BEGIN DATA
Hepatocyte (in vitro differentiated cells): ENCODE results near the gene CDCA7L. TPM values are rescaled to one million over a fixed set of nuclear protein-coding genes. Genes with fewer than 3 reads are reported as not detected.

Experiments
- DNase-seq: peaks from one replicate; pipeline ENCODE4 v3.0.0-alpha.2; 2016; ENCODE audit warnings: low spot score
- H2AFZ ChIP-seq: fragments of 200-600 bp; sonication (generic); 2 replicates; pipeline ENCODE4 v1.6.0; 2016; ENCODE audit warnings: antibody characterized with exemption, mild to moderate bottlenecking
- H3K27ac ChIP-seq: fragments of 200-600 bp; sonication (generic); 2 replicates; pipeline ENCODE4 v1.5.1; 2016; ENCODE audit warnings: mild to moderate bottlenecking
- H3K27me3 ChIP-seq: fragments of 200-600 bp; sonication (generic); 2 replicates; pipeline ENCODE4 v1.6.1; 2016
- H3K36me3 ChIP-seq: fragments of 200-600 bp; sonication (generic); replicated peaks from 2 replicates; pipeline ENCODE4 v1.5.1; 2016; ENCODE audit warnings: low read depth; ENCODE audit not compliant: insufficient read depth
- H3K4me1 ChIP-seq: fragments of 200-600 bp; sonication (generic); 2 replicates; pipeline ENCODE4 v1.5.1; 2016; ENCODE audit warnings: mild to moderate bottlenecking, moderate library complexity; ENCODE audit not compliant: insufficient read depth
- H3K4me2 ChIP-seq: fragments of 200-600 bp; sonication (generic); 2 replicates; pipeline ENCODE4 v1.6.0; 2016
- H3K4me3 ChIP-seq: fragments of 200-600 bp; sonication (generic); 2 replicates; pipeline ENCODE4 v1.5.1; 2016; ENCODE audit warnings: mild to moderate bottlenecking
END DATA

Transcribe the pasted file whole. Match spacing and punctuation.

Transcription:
Hepatocyte (in vitro differentiated cells): ENCODE results near the gene CDCA7L. TPM values are rescaled to one million over a fixed set of nuclear protein-coding genes. Genes with fewer than 3 reads are reported as not detected.

Experiments
- DNase-seq: peaks from one replicate; pipeline ENCODE4 v3.0.0-alpha.2; 2016; ENCODE audit warnings: low spot score
- H2AFZ ChIP-seq: fragments of 200-600 bp; sonication (generic); 2 replicates; pipeline ENCODE4 v1.6.0; 2016; ENCODE audit warnings: antibody characterized with exemption, mild to moderate bottlenecking
- H3K27ac ChIP-seq: fragments of 200-600 bp; sonication (generic); 2 replicates; pipeline ENCODE4 v1.5.1; 2016; ENCODE audit warnings: mild to moderate bottlenecking
- H3K27me3 ChIP-seq: fragments of 200-600 bp; sonication (generic); 2 replicates; pipeline ENCODE4 v1.6.1; 2016
- H3K36me3 ChIP-seq: fragments of 200-600 bp; sonication (generic); replicated peaks from 2 replicates; pipeline ENCODE4 v1.5.1; 2016; ENCODE audit warnings: low read depth; ENCODE audit not compliant: insufficient read depth
- H3K4me1 ChIP-seq: fragments of 200-600 bp; sonication (generic); 2 replicates; pipeline ENCODE4 v1.5.1; 2016; ENCODE audit warnings: mild to moderate bottlenecking, moderate library complexity; ENCODE audit not compliant: insufficient read depth
- H3K4me2 ChIP-seq: fragments of 200-600 bp; sonication (generic); 2 replicates; pipeline ENCODE4 v1.6.0; 2016
- H3K4me3 ChIP-seq: fragments of 200-600 bp; sonication (generic); 2 replicates; pipeline ENCODE4 v1.5.1; 2016; ENCODE audit warnings: mild to moderate bottlenecking